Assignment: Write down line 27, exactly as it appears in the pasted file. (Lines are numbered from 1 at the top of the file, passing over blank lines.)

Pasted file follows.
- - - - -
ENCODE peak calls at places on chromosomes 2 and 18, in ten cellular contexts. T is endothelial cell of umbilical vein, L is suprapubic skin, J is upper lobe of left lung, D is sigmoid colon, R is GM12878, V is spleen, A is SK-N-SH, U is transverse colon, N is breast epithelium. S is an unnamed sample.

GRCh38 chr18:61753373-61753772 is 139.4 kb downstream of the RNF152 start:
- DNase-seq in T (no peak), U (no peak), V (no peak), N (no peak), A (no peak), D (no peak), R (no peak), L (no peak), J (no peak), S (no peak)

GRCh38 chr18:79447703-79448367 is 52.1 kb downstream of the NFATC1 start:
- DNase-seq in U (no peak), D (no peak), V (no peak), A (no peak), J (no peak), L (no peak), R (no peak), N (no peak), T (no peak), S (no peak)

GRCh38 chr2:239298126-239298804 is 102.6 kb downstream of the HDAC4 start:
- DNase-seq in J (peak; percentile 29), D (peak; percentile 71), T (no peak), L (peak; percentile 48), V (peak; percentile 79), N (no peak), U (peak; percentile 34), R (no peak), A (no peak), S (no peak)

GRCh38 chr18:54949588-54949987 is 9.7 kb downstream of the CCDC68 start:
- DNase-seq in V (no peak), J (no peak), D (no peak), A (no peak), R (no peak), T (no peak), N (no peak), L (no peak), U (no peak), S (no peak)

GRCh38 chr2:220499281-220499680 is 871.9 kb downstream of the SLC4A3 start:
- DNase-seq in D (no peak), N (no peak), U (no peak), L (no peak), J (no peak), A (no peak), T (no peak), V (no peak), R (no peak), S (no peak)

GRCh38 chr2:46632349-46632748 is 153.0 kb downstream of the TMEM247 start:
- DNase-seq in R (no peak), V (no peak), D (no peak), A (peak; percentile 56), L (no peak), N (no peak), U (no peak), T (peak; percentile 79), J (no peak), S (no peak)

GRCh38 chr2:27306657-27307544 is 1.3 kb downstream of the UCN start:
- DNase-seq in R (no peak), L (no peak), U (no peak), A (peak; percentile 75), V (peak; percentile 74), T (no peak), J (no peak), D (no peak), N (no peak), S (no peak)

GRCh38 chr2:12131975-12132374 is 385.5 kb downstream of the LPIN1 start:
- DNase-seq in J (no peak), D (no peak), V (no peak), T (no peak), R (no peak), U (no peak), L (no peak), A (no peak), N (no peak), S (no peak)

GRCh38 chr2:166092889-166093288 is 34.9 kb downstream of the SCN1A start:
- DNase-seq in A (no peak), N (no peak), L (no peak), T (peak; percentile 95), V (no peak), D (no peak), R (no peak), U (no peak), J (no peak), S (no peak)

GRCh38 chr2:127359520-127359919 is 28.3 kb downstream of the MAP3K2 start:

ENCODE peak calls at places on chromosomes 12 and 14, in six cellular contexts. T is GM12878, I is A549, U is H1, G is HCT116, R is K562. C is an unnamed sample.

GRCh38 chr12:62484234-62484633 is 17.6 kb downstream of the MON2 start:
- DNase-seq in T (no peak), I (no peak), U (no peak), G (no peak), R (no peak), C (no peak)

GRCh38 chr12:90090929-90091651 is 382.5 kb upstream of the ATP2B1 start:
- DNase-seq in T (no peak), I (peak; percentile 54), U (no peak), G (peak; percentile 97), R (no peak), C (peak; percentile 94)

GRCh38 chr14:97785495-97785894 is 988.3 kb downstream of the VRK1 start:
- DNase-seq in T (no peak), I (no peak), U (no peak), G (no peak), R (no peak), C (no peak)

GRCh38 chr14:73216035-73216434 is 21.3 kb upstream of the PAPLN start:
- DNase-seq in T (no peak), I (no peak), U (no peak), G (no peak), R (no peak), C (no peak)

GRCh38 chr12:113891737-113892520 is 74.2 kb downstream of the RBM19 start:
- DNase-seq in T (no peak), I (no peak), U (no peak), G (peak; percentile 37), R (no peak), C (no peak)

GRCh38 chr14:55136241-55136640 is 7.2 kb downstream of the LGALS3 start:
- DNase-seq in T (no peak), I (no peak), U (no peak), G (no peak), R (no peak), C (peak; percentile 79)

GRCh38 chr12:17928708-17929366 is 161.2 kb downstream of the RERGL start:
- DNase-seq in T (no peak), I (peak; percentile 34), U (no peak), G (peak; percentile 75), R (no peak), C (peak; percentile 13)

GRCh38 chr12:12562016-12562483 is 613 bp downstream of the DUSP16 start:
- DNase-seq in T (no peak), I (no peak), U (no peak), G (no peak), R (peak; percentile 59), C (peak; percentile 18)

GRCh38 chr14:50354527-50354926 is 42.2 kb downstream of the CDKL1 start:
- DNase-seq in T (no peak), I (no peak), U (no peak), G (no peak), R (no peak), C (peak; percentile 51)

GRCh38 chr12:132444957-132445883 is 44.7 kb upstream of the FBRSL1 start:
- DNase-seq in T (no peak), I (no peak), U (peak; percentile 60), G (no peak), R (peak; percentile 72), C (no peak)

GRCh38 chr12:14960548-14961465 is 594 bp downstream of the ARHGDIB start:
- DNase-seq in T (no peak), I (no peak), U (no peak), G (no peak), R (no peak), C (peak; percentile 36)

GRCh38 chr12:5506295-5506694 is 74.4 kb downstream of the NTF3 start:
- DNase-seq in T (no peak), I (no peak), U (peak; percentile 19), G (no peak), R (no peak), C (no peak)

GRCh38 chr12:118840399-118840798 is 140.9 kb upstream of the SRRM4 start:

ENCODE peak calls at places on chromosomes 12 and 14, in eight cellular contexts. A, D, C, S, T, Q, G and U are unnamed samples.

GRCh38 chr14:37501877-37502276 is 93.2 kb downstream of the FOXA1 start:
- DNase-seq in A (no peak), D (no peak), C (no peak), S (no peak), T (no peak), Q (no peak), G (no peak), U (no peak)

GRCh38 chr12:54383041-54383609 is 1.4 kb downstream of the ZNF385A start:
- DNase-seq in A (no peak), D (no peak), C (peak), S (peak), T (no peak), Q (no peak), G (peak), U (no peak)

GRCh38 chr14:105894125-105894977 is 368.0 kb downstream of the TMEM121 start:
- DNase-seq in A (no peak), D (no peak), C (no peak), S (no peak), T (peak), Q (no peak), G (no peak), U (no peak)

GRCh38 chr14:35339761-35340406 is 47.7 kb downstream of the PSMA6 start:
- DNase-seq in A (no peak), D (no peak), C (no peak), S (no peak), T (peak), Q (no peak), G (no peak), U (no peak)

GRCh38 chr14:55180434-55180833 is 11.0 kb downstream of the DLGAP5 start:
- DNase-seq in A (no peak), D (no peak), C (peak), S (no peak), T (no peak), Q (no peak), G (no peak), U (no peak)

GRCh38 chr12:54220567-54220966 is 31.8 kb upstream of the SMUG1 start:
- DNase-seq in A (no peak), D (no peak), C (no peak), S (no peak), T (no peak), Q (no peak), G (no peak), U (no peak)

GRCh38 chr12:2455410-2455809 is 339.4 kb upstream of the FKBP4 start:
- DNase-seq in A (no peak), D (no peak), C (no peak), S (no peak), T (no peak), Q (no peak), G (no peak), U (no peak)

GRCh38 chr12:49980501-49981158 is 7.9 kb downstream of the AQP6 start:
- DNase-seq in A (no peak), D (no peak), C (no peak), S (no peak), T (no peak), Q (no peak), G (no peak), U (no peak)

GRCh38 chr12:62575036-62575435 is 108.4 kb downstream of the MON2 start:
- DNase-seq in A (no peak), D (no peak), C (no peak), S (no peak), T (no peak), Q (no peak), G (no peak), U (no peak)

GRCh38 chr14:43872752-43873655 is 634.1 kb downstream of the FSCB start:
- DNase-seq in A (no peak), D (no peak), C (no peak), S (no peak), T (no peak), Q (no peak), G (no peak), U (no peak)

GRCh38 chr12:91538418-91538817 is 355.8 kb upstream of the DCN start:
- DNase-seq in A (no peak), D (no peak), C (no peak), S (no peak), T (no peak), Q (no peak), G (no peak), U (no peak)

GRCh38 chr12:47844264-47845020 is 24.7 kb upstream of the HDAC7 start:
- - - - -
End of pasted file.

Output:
- DNase-seq in T (no peak), I (no peak), U (no peak), G (no peak), R (no peak), C (no peak)